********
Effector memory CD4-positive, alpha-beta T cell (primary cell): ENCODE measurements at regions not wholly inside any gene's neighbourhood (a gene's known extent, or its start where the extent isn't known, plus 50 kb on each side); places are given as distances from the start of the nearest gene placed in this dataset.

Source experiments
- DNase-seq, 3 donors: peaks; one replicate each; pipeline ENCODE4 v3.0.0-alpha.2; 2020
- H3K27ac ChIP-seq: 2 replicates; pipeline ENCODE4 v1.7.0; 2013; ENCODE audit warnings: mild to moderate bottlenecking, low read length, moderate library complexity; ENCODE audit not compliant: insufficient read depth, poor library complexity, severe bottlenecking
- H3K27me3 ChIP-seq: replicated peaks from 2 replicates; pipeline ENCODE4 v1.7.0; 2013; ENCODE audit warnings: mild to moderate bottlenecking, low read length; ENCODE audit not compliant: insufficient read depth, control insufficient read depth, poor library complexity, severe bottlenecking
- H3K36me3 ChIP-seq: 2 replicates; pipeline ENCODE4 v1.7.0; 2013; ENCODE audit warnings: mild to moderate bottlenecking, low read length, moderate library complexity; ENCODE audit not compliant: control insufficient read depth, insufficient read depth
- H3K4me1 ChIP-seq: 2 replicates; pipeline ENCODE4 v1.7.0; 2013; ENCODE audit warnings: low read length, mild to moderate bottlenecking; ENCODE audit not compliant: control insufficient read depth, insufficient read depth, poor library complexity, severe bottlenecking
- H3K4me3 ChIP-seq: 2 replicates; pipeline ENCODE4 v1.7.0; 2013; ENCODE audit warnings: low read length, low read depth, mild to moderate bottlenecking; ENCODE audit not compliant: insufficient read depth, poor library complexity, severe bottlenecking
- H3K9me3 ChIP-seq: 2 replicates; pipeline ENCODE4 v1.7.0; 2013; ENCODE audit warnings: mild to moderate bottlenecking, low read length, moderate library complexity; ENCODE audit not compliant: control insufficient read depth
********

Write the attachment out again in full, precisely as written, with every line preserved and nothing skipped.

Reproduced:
Effector memory CD4-positive, alpha-beta T cell (primary cell): ENCODE measurements at regions not wholly inside any gene's neighbourhood (a gene's known extent, or its start where the extent isn't known, plus 50 kb on each side); places are given as distances from the start of the nearest gene placed in this dataset.

Source experiments
- DNase-seq, 3 donors: peaks; one replicate each; pipeline ENCODE4 v3.0.0-alpha.2; 2020
- H3K27ac ChIP-seq: 2 replicates; pipeline ENCODE4 v1.7.0; 2013; ENCODE audit warnings: mild to moderate bottlenecking, low read length, moderate library complexity; ENCODE audit not compliant: insufficient read depth, poor library complexity, severe bottlenecking
- H3K27me3 ChIP-seq: replicated peaks from 2 replicates; pipeline ENCODE4 v1.7.0; 2013; ENCODE audit warnings: mild to moderate bottlenecking, low read length; ENCODE audit not compliant: insufficient read depth, control insufficient read depth, poor library complexity, severe bottlenecking
- H3K36me3 ChIP-seq: 2 replicates; pipeline ENCODE4 v1.7.0; 2013; ENCODE audit warnings: mild to moderate bottlenecking, low read length, moderate library complexity; ENCODE audit not compliant: control insufficient read depth, insufficient read depth
- H3K4me1 ChIP-seq: 2 replicates; pipeline ENCODE4 v1.7.0; 2013; ENCODE audit warnings: low read length, mild to moderate bottlenecking; ENCODE audit not compliant: control insufficient read depth, insufficient read depth, poor library complexity, severe bottlenecking
- H3K4me3 ChIP-seq: 2 replicates; pipeline ENCODE4 v1.7.0; 2013; ENCODE audit warnings: low read length, low read depth, mild to moderate bottlenecking; ENCODE audit not compliant: insufficient read depth, poor library complexity, severe bottlenecking
- H3K9me3 ChIP-seq: 2 replicates; pipeline ENCODE4 v1.7.0; 2013; ENCODE audit warnings: mild to moderate bottlenecking, low read length, moderate library complexity; ENCODE audit not compliant: control insufficient read depth